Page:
NHS England has confirmed the ExCel conference centre, in London’s docklands, is being readied to take patients from hospitals across the city as they risk running out of beds for the sickest.
Now emails seen by The Independent reveal the military is preparing to call up dozens of army reservists to help run the hospital alongside NHS staff.
NHS England is in talks with the military to redeploy army reserve nurses and other clinicians working at NHS hospitals in the north of England to help bolster staffing levels at the London centre.
Lack of staff, particularly nurses, was one of the reasons why the Nightingale was poorly used during the first wave of the virus – treating only 54 patients in total.
It is also a reason why London’s hospitals have struggled to open up enough so-called surge capacity. Staffing ratios have already been stretched and NHS England has urged staff to work extra shifts over the next three weeks.
This time round the Nightingale hospital will open as a step-down facility for around 60 patients. These will be those who are not seriously ill and don’t require a ventilator. They will need some levels of physical therapy and assessments before being ready for discharge.
Once open, the Nightingale will be run by North East London Foundation Trust with staff from across the capital.
Army nurses working in the north of England have been warned to be ready to be redeployed with just 48 hours notice.
In an email to reservists, staff were told up to 32 nurses and other clinical staff could be needed as early as this weekend.
The message said the “manning of the Nightingales” would require at least 23 nurses who would be “placed on 48 hours notice as of 30 December”.
It added: “My feeling is that unlike last time, they will go.”
The message said efforts had been made to “limit the effect” on hospitals losing staff to London with a special emphasis on supporting critical care and emergency departments.
In total there were seven Nightingale hospitals opened in England at a cost of more than £220m. They were designed to take thousands of seriously ill and dying Covid patients but when the peak of the virus was much lower than feared, few hospitals could spare the staff and considered them more of a risk than keeping patients in their own wards.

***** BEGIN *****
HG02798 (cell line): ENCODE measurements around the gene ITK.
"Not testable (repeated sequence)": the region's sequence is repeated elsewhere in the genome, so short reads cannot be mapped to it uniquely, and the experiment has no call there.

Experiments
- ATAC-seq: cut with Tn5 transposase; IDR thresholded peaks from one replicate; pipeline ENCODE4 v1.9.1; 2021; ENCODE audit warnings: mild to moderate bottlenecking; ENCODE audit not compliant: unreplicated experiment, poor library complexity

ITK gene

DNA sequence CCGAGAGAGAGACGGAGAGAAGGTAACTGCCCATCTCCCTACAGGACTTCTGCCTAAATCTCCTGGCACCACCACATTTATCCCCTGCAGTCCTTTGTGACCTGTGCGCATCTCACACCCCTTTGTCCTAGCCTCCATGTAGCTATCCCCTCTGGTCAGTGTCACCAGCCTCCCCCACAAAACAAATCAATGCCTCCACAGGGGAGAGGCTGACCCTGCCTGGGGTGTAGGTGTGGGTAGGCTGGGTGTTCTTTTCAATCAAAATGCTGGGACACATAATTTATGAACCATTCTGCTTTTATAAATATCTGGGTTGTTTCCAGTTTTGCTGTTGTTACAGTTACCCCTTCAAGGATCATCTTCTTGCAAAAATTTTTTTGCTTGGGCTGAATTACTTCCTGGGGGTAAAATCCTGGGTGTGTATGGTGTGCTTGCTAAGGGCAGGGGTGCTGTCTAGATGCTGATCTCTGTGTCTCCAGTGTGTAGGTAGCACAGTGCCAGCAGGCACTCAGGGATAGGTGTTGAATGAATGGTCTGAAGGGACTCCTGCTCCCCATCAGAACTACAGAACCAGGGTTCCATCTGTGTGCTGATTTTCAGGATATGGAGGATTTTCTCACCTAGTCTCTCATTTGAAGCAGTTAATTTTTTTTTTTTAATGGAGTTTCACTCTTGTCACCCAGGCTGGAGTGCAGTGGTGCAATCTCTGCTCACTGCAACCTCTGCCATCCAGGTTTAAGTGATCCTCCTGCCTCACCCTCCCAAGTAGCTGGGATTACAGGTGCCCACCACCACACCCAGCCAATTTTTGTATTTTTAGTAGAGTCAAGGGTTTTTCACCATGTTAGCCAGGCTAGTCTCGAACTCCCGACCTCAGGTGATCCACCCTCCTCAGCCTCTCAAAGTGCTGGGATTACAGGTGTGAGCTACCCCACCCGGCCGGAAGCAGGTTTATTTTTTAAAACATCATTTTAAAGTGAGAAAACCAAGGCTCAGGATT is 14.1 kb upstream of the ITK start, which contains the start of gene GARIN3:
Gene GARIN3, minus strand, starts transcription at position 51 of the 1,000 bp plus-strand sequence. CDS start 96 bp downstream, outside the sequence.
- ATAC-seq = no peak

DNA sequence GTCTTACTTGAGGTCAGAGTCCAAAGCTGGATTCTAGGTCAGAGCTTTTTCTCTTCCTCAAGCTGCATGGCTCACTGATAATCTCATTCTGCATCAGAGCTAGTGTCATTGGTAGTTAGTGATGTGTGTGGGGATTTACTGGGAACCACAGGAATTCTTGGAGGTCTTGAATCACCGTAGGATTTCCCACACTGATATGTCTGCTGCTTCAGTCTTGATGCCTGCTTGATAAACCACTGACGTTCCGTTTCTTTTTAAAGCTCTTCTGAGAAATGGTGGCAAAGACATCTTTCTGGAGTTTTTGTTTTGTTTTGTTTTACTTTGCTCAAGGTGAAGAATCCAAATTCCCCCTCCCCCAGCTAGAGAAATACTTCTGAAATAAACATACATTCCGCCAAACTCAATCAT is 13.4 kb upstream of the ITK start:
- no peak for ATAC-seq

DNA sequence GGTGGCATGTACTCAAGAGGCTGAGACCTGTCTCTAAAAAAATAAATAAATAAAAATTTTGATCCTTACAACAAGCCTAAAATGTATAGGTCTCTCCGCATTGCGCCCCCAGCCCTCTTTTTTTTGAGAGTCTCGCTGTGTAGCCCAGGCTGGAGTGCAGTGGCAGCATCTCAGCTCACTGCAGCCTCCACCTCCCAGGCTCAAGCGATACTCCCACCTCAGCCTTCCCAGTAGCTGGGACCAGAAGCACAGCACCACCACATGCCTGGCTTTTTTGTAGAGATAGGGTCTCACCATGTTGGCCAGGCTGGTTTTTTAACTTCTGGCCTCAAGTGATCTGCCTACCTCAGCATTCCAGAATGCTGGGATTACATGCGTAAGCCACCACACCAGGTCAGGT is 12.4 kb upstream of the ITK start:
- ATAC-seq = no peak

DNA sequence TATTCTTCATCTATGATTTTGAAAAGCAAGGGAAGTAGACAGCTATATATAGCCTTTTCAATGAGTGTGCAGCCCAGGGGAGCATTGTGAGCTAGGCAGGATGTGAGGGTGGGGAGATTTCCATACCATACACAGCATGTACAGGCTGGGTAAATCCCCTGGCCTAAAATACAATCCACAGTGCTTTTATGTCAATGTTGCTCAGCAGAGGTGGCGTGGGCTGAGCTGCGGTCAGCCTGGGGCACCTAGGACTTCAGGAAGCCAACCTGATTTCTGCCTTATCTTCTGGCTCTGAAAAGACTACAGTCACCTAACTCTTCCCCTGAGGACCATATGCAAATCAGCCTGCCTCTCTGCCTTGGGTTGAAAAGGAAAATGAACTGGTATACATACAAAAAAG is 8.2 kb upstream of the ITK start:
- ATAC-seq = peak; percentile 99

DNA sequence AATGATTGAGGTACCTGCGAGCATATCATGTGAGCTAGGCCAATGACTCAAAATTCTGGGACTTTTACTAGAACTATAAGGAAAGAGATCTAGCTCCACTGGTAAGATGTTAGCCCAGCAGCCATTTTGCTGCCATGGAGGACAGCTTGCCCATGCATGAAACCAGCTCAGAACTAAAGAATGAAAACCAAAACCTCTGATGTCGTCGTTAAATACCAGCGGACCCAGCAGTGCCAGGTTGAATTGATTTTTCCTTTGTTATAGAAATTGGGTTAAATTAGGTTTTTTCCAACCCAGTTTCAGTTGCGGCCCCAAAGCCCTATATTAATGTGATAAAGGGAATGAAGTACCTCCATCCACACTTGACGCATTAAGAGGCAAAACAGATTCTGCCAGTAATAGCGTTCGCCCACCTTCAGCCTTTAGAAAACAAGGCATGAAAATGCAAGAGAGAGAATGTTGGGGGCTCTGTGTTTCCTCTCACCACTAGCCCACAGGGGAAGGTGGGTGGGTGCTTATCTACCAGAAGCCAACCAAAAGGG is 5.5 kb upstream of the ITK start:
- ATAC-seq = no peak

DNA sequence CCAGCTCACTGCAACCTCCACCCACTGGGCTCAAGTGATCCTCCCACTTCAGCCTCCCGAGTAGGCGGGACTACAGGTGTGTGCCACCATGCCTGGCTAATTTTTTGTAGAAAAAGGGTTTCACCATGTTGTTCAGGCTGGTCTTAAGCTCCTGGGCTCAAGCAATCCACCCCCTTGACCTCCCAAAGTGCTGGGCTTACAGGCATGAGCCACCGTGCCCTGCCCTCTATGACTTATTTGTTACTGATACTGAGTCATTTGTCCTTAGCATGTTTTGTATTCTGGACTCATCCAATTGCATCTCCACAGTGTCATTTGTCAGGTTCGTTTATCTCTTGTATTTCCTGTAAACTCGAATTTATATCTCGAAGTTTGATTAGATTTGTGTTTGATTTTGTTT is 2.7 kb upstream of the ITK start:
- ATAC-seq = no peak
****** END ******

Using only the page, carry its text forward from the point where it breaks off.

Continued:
London’s Nightingale Hospital: What you need to know
A spokesperson for NHS England said: “In anticipation of pressures rising from the spread of the new variant infection, the NHS London region were asked to ensure the Nightingale was reactivated and ready to admit patients should it be needed, and that process is underway.
“In the first instance the hospital will operate similarly to the NHS Nightingale Manchester. It will be run by North East London NHS Foundation Trust with staff drawn from across the health service in London and, if necessary, additional support from the military and partners in the voluntary sector if required.”
The Ministry of Defence added: “The MoD works hard to identify where it can most effectively assist other government departments and civil authorities.
“The Covid Support Force has personnel, including specialist planners, medics and logisticians, ready to support responses to the outbreak wherever required.”
The military is also supporting the nationwide vaccination effort with “a small reserve force of medically qualified military personnel” available to the NHS if needed.
There are teams of medically qualified military staff in reserve for all seven NHS England regions.